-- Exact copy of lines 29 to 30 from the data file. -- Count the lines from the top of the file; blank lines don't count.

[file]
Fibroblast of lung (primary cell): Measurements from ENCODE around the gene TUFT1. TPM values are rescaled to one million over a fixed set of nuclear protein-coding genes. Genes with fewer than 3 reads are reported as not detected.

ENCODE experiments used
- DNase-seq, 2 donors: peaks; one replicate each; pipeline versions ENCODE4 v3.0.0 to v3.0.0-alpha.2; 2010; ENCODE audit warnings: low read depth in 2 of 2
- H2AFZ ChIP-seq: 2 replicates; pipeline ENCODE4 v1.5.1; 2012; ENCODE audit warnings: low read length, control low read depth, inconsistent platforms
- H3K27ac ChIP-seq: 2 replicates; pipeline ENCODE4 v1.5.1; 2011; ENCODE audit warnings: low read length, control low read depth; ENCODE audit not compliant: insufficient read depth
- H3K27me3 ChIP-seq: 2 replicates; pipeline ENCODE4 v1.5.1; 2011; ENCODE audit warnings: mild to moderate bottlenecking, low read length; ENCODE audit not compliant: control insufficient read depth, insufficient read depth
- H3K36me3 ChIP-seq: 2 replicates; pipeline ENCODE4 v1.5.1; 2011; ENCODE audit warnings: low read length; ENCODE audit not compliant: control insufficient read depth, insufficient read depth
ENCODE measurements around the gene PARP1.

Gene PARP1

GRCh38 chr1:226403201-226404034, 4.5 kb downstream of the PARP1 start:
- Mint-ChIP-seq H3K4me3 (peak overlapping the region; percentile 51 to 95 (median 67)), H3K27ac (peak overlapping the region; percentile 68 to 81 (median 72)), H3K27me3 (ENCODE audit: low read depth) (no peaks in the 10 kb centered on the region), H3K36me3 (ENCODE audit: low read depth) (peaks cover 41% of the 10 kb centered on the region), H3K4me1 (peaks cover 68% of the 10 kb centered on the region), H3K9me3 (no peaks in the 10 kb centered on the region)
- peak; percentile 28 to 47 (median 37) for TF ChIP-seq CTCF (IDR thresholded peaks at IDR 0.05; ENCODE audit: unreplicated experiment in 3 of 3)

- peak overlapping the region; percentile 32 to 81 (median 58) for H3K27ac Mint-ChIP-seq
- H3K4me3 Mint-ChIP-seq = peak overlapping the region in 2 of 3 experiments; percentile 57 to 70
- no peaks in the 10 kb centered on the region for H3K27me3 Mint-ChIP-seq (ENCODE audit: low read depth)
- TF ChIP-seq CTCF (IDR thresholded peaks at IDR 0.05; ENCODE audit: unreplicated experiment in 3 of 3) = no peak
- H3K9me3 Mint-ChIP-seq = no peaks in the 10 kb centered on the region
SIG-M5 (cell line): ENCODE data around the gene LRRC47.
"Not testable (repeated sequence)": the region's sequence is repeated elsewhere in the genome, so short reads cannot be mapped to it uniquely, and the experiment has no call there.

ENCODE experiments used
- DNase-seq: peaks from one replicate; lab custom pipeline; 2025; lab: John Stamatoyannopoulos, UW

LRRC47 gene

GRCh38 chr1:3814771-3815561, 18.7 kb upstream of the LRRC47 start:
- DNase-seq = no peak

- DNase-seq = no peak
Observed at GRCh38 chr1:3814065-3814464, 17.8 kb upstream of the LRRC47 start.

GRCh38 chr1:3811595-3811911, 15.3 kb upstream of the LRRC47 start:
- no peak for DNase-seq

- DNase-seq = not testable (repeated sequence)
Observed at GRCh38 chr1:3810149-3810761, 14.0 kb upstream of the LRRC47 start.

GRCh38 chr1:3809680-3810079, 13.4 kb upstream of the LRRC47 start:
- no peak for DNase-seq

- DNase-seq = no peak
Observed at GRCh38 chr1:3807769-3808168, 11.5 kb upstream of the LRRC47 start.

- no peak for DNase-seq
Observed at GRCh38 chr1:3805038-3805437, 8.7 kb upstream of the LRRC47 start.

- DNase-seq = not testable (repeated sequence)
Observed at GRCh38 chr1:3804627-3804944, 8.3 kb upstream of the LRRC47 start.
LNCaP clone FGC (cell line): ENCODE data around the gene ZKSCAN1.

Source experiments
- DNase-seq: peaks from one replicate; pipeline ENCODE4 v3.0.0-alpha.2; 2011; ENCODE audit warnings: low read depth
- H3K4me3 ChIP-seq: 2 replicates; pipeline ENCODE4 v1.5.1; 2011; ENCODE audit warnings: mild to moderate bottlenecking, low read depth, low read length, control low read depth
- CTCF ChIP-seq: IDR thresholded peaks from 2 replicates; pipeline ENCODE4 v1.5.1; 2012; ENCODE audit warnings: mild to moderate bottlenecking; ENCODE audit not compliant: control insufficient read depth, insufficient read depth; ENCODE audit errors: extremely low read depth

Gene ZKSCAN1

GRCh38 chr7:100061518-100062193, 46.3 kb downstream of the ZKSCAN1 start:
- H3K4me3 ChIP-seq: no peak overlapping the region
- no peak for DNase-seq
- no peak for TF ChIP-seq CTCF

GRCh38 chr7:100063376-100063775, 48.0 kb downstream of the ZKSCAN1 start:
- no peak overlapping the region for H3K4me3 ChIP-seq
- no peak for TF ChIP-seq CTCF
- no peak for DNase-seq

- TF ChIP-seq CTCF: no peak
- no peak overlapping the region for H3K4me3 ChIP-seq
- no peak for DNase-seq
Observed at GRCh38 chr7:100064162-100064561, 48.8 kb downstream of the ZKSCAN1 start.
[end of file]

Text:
- DNase-seq = not testable (repeated sequence)
Observed at GRCh38 chr1:3810149-3810761, 14.0 kb upstream of the LRRC47 start.